More than nine decades ago, a young man by the name of Edward S. Rogers Sr. developed a solution to a technical challenge and, in the process, helped create the broadcasting industry in this country. He designed a vacuum tube that could run on alternating current, making it possible to operate a radio in the home.

This technological advancement from one of Canada’s radio pioneers changed an industry forever.

The common theme of all of this is that times change, innovation happens, and technology marches forward. We can’t stop it, we certainly shouldn’t ignore it, so our only choice is to adapt to it.

Ontario’s broadcasting industry has followed a similar path to success ever since that first residential radio was introduced. Unafraid of technology and change, you identify a challenge, then you meet it by finding ways to apply and leverage the latest technologies. Today, the industry faces new challenges. I’m confident that the men and women here in this room will find and implement appropriate solutions and embrace innovation, as you have done throughout your history.

At its core, broadcasting involves using technology to connect with people. And each new wave of digital technologies opens up new possibilities.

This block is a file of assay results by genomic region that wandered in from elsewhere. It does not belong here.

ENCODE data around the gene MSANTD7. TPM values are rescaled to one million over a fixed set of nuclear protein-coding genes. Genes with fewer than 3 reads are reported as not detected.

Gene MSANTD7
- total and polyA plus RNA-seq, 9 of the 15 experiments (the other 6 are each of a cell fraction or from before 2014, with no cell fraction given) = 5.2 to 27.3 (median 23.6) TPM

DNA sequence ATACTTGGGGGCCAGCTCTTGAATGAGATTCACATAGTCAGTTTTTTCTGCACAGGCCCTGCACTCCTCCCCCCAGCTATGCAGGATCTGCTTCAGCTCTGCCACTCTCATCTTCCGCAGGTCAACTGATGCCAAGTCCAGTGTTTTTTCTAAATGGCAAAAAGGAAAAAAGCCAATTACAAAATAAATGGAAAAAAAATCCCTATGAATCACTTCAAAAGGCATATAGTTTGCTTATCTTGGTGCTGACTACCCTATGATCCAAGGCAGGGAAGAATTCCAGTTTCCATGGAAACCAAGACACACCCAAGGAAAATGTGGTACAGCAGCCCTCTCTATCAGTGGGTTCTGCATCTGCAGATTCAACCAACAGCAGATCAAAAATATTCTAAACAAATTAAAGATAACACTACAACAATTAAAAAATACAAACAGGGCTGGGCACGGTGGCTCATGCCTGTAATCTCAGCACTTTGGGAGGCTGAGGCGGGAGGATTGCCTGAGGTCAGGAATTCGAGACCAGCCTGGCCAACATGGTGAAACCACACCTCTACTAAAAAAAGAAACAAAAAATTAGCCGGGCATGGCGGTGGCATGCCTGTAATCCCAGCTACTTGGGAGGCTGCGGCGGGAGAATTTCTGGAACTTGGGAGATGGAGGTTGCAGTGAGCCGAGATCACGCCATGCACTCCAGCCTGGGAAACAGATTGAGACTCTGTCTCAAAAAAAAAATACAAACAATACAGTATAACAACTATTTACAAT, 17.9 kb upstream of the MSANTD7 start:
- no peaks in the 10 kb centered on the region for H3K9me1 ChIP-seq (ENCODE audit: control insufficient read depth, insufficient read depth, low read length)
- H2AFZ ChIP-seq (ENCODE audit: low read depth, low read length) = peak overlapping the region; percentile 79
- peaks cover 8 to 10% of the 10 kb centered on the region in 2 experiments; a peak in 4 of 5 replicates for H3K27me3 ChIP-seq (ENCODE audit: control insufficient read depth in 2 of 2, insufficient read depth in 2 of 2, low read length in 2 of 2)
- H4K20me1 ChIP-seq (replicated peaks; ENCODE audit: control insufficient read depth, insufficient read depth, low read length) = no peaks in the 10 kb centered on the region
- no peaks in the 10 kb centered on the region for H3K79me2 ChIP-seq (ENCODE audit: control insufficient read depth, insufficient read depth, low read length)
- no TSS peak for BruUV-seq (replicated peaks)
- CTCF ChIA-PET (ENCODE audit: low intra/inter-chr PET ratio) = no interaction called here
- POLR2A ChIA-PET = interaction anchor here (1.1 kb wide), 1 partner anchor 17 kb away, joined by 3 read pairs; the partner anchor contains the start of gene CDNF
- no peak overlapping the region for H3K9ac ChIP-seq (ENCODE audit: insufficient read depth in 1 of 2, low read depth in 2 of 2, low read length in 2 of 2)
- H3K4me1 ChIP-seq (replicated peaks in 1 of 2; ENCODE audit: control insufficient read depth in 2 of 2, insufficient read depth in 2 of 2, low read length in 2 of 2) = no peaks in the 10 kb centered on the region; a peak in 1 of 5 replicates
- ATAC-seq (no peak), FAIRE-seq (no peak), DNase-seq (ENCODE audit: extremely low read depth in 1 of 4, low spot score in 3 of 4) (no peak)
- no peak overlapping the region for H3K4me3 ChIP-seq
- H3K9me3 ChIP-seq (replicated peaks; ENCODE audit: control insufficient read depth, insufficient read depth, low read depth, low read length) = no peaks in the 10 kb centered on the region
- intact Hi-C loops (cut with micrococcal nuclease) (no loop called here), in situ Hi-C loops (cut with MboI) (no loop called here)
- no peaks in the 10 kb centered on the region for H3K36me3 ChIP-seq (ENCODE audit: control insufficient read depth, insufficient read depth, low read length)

Later this morning, delegates will get a fresh perspective on these possibilities from Daniel Anstandig of Futuri Media. One of his fundamental beliefs is that success requires building stronger and deeper connections with audiences. I could not agree more, and I look forward to his presentation.

Leveraging radio’s brand

As someone who spent more than 10 years in sales, I believe that you never lose business by doing what’s right for your customers. The same holds true for your listeners.

The ongoing success of the radio sector demonstrates the importance of building and maintaining strong connections with audiences, and you have not lost sight of that.

Over the years, critics repeatedly predicted the demise of radio due to a string of emerging technologies. Decades ago, these technologies included LP records and 8-track tapes, then, more recently, cassettes and CDs. Today, these technologies include Internet radio, streaming services and podcasts. Nevertheless, radio continues to fend off these challenges, and it does so by creating powerful bonds with listeners. Revenues for Canadian radio stations have remained relatively stable for the last five years, although they did decrease slightly between 2014 and 2015. Last year, advertising revenues exceeded $1.5 billion.